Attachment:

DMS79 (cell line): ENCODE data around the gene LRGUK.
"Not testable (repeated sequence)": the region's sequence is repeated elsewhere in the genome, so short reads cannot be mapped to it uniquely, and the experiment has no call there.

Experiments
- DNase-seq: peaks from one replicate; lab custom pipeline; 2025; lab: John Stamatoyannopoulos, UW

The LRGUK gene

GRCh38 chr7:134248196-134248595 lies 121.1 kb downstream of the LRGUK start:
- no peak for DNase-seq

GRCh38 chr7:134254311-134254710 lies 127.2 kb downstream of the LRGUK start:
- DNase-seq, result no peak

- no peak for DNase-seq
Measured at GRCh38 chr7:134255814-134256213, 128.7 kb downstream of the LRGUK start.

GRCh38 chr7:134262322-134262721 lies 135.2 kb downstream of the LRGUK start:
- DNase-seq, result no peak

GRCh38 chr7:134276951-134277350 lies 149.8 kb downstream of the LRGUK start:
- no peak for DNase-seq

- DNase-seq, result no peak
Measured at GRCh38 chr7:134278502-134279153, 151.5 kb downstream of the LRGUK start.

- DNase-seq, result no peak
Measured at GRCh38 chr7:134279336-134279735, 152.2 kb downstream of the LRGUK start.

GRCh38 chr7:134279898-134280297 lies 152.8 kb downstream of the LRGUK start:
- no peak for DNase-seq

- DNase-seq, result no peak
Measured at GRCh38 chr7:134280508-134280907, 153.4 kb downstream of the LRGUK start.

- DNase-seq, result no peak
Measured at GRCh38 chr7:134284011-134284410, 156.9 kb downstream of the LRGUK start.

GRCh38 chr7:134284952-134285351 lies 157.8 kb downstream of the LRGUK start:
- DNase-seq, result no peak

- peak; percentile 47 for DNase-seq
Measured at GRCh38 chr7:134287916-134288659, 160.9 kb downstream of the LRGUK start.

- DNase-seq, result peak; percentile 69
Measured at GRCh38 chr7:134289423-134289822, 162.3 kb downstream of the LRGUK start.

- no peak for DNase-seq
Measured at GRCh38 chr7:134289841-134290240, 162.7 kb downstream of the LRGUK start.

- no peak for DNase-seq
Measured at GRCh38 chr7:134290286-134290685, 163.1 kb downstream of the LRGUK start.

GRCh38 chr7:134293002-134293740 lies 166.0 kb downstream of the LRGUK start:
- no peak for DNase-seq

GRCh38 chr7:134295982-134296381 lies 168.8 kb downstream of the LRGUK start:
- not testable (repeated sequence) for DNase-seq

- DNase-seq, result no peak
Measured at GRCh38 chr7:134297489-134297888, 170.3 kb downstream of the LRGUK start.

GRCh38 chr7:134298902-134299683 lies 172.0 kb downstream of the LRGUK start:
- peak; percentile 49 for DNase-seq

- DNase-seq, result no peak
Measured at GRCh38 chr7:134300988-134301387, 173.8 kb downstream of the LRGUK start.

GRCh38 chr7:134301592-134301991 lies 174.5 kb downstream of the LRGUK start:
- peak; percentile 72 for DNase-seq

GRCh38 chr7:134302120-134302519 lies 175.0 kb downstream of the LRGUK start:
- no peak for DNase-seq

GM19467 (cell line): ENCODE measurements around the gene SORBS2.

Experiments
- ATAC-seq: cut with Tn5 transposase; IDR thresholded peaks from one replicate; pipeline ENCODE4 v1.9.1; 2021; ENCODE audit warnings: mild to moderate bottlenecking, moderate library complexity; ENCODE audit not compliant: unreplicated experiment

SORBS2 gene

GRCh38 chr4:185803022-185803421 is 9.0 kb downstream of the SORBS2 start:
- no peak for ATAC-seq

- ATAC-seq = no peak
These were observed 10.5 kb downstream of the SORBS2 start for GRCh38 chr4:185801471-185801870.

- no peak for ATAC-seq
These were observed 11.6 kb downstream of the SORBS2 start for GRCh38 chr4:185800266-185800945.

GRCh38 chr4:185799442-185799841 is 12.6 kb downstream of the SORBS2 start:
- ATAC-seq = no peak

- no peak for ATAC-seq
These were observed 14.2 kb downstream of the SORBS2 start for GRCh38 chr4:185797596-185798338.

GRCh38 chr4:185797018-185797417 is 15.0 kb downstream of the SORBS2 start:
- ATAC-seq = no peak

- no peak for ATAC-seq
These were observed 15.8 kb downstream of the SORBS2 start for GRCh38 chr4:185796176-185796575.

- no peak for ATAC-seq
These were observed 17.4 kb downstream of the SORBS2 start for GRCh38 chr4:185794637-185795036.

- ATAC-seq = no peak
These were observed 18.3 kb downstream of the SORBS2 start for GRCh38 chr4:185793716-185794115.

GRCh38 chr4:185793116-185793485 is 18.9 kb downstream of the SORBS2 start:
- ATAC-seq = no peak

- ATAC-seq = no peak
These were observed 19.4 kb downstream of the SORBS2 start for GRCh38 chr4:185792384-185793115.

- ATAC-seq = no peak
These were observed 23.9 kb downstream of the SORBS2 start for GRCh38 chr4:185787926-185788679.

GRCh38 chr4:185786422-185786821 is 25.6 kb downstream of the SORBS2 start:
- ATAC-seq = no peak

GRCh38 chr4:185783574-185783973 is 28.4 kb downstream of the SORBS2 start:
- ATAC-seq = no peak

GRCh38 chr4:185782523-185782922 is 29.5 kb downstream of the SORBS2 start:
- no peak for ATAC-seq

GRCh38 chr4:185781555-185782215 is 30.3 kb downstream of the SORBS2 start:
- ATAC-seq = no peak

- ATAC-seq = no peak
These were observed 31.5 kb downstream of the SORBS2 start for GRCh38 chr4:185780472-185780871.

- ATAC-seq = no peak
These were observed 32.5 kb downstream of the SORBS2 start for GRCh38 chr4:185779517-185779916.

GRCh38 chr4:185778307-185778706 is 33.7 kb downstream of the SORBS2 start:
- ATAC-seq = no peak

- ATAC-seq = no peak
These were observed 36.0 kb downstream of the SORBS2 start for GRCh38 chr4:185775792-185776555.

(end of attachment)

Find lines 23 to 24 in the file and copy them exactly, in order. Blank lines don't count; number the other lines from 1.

Measured at GRCh38 chr7:134280508-134280907, 153.4 kb downstream of the LRGUK start.

- DNase-seq, result no peak